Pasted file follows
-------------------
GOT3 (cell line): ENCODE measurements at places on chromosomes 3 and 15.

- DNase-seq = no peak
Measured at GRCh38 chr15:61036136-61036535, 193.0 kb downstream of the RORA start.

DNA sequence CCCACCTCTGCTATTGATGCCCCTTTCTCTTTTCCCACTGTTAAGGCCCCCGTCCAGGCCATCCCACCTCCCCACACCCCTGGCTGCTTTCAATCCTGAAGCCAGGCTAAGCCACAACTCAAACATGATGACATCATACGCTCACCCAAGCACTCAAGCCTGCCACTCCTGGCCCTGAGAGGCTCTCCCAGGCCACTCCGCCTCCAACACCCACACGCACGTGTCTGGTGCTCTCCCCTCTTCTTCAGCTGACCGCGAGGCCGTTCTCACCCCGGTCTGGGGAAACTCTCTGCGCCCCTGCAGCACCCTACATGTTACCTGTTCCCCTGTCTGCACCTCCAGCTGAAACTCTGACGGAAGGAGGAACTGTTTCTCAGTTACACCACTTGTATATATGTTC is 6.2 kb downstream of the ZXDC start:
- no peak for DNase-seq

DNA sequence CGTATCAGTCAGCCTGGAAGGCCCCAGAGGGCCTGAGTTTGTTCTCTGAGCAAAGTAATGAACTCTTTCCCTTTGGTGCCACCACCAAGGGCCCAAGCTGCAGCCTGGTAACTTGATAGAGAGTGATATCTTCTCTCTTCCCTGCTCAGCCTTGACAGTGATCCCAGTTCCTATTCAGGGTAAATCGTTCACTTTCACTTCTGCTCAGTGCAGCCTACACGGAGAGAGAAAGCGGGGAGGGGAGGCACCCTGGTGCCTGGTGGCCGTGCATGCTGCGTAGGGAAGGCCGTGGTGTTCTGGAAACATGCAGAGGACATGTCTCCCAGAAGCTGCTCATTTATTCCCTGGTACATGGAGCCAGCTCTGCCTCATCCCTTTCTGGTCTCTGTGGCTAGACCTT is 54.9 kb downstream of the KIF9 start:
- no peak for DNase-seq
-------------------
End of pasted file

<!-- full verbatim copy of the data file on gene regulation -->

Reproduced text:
GOT3 (cell line): ENCODE measurements at places on chromosomes 3 and 15.

- DNase-seq = no peak
Measured at GRCh38 chr15:61036136-61036535, 193.0 kb downstream of the RORA start.

DNA sequence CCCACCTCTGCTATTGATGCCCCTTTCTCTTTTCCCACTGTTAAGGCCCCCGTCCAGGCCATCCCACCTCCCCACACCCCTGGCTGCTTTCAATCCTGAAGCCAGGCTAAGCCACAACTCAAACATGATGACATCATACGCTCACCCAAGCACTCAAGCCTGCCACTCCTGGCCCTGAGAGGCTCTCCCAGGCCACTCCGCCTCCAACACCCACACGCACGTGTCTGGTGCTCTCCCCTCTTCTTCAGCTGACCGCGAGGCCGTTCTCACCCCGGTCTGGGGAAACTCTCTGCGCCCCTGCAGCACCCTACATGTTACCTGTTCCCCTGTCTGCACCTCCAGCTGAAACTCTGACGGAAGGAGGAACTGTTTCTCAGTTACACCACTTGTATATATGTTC is 6.2 kb downstream of the ZXDC start:
- no peak for DNase-seq

DNA sequence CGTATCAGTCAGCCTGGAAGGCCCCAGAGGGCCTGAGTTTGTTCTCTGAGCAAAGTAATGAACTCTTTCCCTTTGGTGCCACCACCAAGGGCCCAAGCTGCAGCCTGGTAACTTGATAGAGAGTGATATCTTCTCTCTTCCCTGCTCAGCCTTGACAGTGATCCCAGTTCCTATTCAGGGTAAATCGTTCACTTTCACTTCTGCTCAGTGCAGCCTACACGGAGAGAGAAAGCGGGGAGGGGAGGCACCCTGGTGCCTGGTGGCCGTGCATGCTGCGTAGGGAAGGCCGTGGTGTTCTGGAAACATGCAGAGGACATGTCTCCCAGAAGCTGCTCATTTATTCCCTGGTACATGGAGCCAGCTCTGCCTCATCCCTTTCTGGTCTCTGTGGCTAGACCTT is 54.9 kb downstream of the KIF9 start:
- no peak for DNase-seq